Many of the characters from past volumes take center stage, and the climatic events of this book shake the world of the Dread Empire to its very core, creating A Path to Coldness of Heart. Glen Cook's final Dread Empire novel was to have been published 20 years ago, but the manuscript was stolen, and the fate of The Dread Empire has been in Limbo -- until now Night Shade is proud to present the long delayed final Dread Empire Trilogy, of which An Ill Fate Marshaling is Volume 2. Skyhorse Publishing, under our Night Shade and Talos imprints, is proud to publish a broad range of titles for readers interested in science fiction (space opera, time travel, hard SF, alien invasion, near-future dystopia), fantasy (grimdark, sword and sorcery, contemporary urban fantasy, steampunk, alternative history), and horror (zombies, vampires, and the occult and supernatural), and much more. While not every title we publish becomes a New York Times bestseller, a national bestseller, or a Hugo or Nebula award-winner, we are committed to publishing quality books from a diverse group of authors.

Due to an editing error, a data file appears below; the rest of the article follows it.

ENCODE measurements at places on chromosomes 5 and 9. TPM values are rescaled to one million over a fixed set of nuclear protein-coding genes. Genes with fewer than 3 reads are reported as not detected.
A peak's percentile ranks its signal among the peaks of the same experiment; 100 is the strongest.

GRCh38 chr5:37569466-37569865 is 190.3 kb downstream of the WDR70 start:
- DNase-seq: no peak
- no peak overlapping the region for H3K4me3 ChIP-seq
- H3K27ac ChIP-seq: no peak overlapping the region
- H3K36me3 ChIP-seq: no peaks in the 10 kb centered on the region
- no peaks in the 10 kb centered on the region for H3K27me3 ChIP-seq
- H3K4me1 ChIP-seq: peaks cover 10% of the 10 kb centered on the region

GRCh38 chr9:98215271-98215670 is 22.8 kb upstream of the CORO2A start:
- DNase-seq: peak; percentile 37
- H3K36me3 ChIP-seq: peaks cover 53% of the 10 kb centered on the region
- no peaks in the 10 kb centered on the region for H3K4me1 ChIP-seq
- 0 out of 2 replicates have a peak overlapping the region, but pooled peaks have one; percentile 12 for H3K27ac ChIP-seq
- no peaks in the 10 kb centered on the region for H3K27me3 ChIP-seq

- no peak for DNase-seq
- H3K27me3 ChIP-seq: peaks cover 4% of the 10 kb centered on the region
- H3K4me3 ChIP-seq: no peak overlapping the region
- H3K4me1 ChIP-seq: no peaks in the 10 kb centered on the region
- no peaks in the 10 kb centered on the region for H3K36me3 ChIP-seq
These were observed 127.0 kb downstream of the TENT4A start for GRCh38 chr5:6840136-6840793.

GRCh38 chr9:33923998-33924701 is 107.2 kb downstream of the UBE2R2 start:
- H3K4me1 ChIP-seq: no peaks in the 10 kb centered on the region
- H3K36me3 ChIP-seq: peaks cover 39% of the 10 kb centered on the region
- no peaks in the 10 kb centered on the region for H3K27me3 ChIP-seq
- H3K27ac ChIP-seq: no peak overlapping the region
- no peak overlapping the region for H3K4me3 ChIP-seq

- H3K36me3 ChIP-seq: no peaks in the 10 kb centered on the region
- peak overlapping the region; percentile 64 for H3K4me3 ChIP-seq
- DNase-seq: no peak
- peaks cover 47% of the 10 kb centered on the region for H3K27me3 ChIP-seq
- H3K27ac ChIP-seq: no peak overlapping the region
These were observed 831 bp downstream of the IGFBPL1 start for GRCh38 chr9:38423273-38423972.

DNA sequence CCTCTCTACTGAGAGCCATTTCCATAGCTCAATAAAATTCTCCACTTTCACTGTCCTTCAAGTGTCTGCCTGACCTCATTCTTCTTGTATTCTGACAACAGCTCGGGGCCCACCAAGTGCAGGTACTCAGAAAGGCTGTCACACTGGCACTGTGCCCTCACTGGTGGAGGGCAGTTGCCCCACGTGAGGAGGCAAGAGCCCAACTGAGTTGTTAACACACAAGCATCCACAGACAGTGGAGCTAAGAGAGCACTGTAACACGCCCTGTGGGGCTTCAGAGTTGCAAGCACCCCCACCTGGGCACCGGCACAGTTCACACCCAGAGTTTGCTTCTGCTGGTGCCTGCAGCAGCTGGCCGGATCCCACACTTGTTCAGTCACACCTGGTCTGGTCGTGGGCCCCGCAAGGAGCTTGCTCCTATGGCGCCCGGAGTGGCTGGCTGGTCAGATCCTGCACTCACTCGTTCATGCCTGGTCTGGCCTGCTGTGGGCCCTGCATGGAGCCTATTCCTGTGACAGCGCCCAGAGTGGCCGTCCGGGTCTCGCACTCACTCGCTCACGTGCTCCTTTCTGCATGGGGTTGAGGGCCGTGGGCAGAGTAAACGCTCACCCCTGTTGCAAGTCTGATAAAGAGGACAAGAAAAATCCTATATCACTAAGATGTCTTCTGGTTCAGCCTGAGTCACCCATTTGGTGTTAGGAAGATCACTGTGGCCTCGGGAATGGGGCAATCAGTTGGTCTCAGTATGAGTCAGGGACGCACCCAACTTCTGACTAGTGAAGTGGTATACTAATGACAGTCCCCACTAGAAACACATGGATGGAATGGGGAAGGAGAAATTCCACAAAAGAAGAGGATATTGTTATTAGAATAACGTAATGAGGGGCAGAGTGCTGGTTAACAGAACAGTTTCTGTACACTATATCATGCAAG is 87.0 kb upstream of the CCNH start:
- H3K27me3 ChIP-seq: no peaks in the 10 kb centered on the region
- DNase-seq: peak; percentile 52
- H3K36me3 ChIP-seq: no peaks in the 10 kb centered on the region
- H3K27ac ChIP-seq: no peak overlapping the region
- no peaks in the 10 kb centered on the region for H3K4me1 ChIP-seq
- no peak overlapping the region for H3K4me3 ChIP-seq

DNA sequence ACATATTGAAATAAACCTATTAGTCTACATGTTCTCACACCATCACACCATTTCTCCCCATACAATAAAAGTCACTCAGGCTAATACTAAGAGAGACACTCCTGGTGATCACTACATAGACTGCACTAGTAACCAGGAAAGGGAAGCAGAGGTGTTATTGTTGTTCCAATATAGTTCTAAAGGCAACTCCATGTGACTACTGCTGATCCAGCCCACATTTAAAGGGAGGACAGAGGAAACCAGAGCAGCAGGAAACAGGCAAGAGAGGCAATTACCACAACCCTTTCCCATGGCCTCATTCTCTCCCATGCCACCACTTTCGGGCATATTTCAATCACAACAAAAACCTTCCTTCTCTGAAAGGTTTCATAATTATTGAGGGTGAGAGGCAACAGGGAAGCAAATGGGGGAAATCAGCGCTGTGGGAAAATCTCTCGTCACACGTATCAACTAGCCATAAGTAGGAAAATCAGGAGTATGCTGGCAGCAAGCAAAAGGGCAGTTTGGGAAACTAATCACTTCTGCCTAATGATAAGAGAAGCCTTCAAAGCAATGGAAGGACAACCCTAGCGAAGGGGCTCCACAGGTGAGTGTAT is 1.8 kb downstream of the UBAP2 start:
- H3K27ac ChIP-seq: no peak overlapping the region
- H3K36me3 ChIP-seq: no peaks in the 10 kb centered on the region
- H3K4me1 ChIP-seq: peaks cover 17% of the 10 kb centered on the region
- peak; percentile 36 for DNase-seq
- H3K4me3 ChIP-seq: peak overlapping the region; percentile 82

Publishers Weekly® Reviews
- Reviewed in: Publishers Weekly, page .
- Review Date: 2011-10-31
- Reviewer: Staff
This character-driven epic fantasy novel from 1988 has not aged well. Cook reintroduces the womanizing and quick-tempered Bragi Ragnarson, soon after his ascension to the throne of Kavelin (as described in Reap the East Wind, republished in October). While all appears calm after the recent victory against the Dread Empire, factions within the kingdom are already plotting to replace Bragi with someone more malleable, while the new king begins to feel trapped by his new responsibilities. When the exiled princess Mist approaches him asking for aid to retake her kingdom, Bragi recklessly agrees, throwing his army into yet another war, leaving his own throne unprotected, and ostracizing his most powerful ally, the wizard Varthlokkur. While the repetition of major events from the first installment is helpful for new readers, the heavily abbreviated fight scenes, dull and laconic prose, and haphazard plot are uninspiring. (Dec.)